Derek Fisher's Knicks to-do list

Derek Fisher has agreed to coach the New York Knicks.

Now comes the hard part.

Fisher inherits a roster that underachieved last season, winning just 37 games and missing the playoffs. Its best player, Carmelo Anthony, plans to test free agency this summer, and there isn’t much salary-cap flexibility to help reshape things for next season. So Fisher has his work cut out for him.

Below, we take a look at five items on Fisher’s agenda:

1. Meet with Melo: With Fisher in place, all eyes now turn to Anthony and free agency. Fisher’s presence adds another layer to Anthony’s big decision this summer.

Fisher is well-respected in locker rooms throughout the NBA, so it’s fair to assume Anthony would welcome playing for the five-time NBA champion.

If Anthony likes the hire, it gives the star forward another reason to re-sign with the Knicks. If not, this may push Anthony toward signing with a team closer to championship contention, such as Chicago or Houston.

Anthony can sign a maximum five-year, $129 million deal with the Knicks. With another team, Anthony can ink a maximum four-year, $96 million deal.

2. Study up: Mark Jackson and Jason Kidd have showed that first-year coaches can have immediate success on the bench. Knicks fans will expect the same from Fisher.

Fisher will have the luxury of leaning on team president Phil Jackson for advice. But coaching in Jackson’s shadow may pose a challenge, as well. You can be sure that segments of the Knicks' fan base will be pining for Jackson to take over on the bench during Fisher’s first extended losing streak.

But Fisher should be well-aware of this possibility. And, by all accounts, the 39-year-old has the temperament to deal with the heat.

He also has a résumé that is sure to earn him respect in the Knicks' locker room. In addition to winning five titles under Jackson in Los Angeles, Fisher has played in an NBA-record 259 playoff games and won an NBA-record 161.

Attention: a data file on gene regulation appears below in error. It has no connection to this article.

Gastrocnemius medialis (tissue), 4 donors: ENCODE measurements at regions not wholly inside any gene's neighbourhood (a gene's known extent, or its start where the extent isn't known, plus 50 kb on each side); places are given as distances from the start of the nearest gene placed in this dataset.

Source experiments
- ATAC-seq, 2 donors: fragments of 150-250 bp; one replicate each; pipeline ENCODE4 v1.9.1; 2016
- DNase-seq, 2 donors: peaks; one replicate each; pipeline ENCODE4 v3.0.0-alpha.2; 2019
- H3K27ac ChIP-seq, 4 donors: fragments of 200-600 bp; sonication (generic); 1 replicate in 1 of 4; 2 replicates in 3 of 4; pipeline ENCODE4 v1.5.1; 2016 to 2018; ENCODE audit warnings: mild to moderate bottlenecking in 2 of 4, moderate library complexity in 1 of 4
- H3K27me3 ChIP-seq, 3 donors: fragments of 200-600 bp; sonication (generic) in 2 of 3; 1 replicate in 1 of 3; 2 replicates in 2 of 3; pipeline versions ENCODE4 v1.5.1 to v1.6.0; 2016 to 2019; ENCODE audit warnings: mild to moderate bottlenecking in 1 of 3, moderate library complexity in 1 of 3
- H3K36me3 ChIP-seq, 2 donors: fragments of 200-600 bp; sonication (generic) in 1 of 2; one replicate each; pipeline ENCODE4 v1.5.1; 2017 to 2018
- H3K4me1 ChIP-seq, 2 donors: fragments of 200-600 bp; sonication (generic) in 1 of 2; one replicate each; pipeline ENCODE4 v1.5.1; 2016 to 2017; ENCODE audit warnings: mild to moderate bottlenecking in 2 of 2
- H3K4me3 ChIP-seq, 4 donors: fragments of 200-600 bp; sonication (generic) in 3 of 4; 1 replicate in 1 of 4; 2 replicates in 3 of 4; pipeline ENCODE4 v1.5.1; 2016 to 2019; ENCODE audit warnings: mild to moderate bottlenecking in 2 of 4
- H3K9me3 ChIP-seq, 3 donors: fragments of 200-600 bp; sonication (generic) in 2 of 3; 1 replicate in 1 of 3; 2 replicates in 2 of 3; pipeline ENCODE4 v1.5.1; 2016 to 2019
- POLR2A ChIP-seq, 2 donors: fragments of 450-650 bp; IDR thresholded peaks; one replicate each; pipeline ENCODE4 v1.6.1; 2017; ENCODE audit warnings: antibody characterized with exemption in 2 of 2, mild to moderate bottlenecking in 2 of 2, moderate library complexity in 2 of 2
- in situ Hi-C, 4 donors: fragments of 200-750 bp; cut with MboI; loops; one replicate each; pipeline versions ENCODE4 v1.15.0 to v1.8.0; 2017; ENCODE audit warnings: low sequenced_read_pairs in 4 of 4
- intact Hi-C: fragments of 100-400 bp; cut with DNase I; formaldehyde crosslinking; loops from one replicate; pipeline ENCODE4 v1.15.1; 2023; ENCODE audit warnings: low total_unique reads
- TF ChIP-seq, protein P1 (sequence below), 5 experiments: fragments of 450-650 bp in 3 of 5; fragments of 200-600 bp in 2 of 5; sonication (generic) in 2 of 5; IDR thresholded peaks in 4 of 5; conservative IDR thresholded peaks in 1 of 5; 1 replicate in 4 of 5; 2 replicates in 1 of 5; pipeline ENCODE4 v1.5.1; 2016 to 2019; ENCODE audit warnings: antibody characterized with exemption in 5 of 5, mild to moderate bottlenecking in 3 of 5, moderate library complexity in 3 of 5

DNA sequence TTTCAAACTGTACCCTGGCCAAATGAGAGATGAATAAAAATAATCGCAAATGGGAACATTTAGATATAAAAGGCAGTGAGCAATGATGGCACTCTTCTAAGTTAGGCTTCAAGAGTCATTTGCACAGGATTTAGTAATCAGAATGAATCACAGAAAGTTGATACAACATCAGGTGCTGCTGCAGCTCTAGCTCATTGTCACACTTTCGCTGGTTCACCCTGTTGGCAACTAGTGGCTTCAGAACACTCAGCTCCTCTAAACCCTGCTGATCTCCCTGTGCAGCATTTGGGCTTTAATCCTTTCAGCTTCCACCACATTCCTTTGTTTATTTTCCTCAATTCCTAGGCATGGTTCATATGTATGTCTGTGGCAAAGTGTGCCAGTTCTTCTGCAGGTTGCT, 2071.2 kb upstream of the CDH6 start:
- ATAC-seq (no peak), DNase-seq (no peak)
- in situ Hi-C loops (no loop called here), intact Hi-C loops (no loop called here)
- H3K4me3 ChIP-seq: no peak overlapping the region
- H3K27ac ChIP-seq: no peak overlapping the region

3. Hire a staff: Jackson decided to fire Mike Woodson’s entire coaching staff shortly after the regular season, so he and Fisher have several hires to make to fill out the coaching staff.

Bill Cartwright has already interviewed with Jackson for a spot on the bench. Others in the mix for assistant jobs include former Lakers forward Luke Walton, ex-Lakers assistant coaches Kurt Rambis and Jim Cleamons, ex-Bulls guard Ron Harper and 18-year NBA veteran Jerry Stackhouse.

Fisher’s staff is expected to be filled with veteran coaches who have a strong knowledge of the triangle offense.

4. Consider personnel moves: Fisher is close with Jackson, so it’s fair to assume his opinions about current players and potential free-agent targets will be a factor in the Knicks’ personnel decisions.

It will be interesting to see how Fisher’s take on veterans with expiring contracts -- such as Amar'e Stoudemire, Tyson Chandler and Andrea Bargnani -- impacts the Knicks’ handling of those players.

Fisher played in Los Angeles with Lamar Odom and Shannon Brown. We'll see how Fisher impacts Odom. The Knicks have inked Odom to an unguaranteed deal for the 2014-15 season and will decide before the regular season whether to exercise that option or cut/trade him.

5. Start scouting: The Knicks don’t own a pick in this year's draft. They traded their first-round pick to Denver in the Anthony trade and dealt their second-round pick to Houston in the Marcus Camby trade.

But Jackson said recently that the Knicks may look to acquire a pick. If so, one of Fisher’s first tasks will be to familiarize himself with draft-eligible players, in addition to studying the Knicks' roster.

New York has already held workouts for Florida big man Patric Young and guard Scottie Wilbekin, and has hosted ex-North Carolina star P.J. Hairston, among others.

Fisher will likely be involved in any future Knicks workouts, giving him an opportunity to get a feel for any potential draft picks and to discuss Jackson’s triangle offense with players.

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